Sugar.

Sugar is a Big Deal.  Everywhere you look people are talking about it, quitting it, praising it and ‘eating it in moderation’.

But what started our obsession with sugar?  And when did quitting sugar become so mainstream?

Well, if we hark back to the dim dark distant past of the 80’s, 90’s and even Naughties, you’ll remember that fat was demonised (more in my post here).  While fat was being pushed out of our diets, food manufacturers were sneaking in something else to make sure their foods still tasted palatable and their sales didn’t shrink.  This of course, was sugar.  Or high-fructose corn syrup, or sucrose, or dextrose, or barley malt… you get the picture.

Fast forward to today, and we have crazy amounts of added sugar in our daily diet; the ABS stats from 2012 show we eat on average 60g of added sugar per day, or 22kg of added sugar a year.   This is a huge increase from the World Health Organisation’s recommendation to reduce the the intake of added sugars to less than 10% of total energy intake, further suggesting an optimal reduction of the intake of added sugars to below 5% of total energy intake.  In an average adult 5% equates to about 6 teaspoons a day – just so you know.

With excess sugar consumption now being so closely linked to diseases such as diabetes, obesity and heart disease, there has never been such a critical emergency to lower blood sugar across the general population.

Blood sugar dysregulation impacts on every aspect of the body; our energy, the growth and integrity of body tissues, hormonal balance, and brain health are all impacted by blood sugar imbalance.

But what does blood sugar dysregulation actually mean?

The regulation of our blood sugar depends on a whole host of hormones that are running through our body – but the main one we’re going to talk about here is insulin.

When we eat sugar (including all carbohydrates), the level of glucose (meaning sugar) in our blood rises; however our body needs to maintain homeostasis (normality) and get the glucose levels under control, so our pancreas releases insulin to bring the blood glucose levels down – it does this by shuttling the glucose into the liver and muscles for storage.  Now that our blood sugar has been restored to normal, we can relax and go about our normal day and bodily functions… until the next meal when it happens all over again.

What food causes blood sugar imbalance?

Now, if I’m eating a balanced whole foods diet with plenty of protein and good fats, then the level of sugar from carbs will be low to moderate, and the amount of insulin released will be easily handled by the body.

If, on the other hand, I’m eating processed cereals for breakfast, fruit and flavoured yoghurt for morning tea, a sandwich for lunch, followed by a chocolate bar and coffee to get me through the afternoon, and then a big plate of pasta for dinner… wholey insulin overdrive!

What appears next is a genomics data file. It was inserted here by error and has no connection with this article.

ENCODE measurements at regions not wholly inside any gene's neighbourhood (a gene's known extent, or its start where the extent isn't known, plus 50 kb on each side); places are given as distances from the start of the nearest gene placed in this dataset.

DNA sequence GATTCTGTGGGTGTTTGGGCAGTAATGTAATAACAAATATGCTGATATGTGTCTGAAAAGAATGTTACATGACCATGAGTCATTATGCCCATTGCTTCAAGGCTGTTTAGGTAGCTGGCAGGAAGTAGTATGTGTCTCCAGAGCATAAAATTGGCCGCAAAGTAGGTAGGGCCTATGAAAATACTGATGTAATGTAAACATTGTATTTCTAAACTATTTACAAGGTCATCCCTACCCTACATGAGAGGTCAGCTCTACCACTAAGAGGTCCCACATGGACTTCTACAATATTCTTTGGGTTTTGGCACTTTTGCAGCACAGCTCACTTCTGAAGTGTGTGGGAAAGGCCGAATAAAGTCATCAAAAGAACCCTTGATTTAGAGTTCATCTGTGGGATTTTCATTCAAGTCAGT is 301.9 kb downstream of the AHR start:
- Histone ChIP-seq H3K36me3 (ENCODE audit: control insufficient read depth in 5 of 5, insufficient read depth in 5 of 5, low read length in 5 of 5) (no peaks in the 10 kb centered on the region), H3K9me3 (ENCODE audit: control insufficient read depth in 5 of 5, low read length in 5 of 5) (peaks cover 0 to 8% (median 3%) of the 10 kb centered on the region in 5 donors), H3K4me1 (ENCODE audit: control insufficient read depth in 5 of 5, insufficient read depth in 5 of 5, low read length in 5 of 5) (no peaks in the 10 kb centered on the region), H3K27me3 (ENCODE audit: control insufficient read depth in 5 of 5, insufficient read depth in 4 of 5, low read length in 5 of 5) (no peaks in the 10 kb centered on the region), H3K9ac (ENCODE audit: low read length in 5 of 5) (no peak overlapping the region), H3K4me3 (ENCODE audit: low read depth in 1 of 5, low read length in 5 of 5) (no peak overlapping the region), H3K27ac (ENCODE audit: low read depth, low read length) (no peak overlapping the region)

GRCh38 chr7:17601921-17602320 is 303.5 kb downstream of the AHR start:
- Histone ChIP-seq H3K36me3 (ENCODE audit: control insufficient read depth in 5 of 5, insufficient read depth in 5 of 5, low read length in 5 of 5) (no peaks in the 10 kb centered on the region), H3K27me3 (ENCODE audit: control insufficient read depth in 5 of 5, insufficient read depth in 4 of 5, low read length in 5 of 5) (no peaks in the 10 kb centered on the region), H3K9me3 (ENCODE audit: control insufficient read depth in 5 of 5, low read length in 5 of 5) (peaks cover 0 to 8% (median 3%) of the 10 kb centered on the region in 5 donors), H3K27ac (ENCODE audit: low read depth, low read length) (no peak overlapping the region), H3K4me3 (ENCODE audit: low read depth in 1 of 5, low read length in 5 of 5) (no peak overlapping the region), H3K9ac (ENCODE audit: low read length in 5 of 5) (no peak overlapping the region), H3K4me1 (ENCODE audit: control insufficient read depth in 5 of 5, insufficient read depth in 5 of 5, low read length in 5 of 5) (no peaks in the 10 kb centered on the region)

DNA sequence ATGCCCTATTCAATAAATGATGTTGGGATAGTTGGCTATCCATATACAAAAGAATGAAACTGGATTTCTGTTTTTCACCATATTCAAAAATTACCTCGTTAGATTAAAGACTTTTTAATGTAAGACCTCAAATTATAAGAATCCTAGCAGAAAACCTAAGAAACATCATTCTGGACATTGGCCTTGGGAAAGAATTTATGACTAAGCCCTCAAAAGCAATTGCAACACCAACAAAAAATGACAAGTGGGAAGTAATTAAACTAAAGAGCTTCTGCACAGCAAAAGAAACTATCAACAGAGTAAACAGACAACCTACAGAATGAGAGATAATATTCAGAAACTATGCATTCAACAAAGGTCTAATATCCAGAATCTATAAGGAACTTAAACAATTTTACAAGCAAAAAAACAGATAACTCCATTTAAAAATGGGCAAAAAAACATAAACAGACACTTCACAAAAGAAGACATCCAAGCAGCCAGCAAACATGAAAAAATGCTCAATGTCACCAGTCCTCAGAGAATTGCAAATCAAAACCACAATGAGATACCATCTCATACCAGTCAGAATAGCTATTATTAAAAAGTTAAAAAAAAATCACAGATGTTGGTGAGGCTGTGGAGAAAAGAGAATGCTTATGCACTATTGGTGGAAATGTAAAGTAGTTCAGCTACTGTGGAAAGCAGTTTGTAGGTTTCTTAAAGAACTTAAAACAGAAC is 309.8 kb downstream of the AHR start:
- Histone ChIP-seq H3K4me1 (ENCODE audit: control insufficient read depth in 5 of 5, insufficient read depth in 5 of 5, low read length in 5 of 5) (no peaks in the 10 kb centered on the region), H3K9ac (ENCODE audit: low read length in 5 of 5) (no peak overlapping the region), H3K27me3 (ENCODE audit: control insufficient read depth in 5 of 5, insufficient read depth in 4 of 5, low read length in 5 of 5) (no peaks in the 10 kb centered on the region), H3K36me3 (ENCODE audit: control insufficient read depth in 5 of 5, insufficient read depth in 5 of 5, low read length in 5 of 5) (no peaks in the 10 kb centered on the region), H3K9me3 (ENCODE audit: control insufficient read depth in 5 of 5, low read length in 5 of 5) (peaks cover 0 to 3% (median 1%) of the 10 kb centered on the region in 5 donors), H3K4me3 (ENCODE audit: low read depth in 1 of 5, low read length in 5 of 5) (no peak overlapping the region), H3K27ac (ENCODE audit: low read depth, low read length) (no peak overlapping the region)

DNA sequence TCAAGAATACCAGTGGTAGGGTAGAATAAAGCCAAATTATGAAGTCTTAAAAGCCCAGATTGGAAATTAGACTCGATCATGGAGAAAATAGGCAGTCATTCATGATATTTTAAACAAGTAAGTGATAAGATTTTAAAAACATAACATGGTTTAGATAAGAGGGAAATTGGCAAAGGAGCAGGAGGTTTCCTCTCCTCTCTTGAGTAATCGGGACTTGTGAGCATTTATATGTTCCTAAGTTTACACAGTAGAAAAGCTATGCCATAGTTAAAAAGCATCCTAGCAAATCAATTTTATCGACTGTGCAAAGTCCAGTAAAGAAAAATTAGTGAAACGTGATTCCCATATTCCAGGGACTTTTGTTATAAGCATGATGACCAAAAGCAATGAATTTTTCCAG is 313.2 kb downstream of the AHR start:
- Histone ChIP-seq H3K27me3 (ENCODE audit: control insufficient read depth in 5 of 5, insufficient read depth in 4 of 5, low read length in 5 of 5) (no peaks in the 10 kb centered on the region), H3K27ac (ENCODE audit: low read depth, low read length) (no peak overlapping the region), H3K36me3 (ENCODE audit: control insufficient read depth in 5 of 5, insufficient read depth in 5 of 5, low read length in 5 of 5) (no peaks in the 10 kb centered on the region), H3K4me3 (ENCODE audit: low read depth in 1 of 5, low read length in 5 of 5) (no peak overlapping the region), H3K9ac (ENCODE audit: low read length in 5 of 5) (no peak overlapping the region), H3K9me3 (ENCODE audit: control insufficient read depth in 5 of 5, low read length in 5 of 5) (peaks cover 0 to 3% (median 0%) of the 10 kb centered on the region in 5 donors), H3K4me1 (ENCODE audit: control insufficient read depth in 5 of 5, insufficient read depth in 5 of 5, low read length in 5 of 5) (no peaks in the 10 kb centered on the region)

In this case the pancreas has to do a lot of work to keep pumping out high levels on insulin to get the blood sugar down to maintain homeostasis in the body.  And while it can do this pretty efficiently over short periods of time, in the case of prolonged exposure to high levels of sugar the pancreas can actually fail to produce enough insulin to control the blood sugar.  This then leads us to a downward spiral of  high blood sugar, hypoglycemia, insulin resistance, and diabetes.

Screen Shot 2017-06-26 at 8.43.10 pm
Image copyright 2016 Nutritional Therapy Association.

Glucagon.

The other hormone that’s pretty important in the blood sugar roller-coaster is glucagon.  Glucagon is produced by the pancreas to maintain homeostasis when blood sugar is too low.   So why does blood sugar drop soo low when we’ve just had a carb-fest?  Well insulin did a pretty good job of shuttling away all that glucose into the liver and muscles, and now there is not enough circulating blood sugar, so when levels get too low the pancreas pumps out glucagon so that the liver will release some of the glucose (energy) stores.

Now you may think with all the insulin and glucagon that the body is doing a pretty good job of maintaining homeostasis – and it is; to an extent.  But if you’ve ever felt sleepy after a meal, struggled to get going without a morning coffee, and relied on caffeine and sweet treats at you morning and afternoon breaks, then there is a good chance you are suffering some degree of blood sugar dysregulation.

Why bother?

So why bother getting your blood sugar under control?  Well aside from the fact that you may want to avoid disease and chronic illness, in the short term sorting out your blood sugar levels can lead to:

  • increased energy;
  • better focus and mental clarity;
  • you’ll be a happier human;
  • you will sleep better;
  • your skin will be clearer;
  • and you may even be able to help balance hormonal dysfunction issues like irregular or missing periods, PCOS and infertility.

What foods do you eat to keep you blood sugar stable?  Are there particular foods that give you spikes and crashes?  Leave you comments below.

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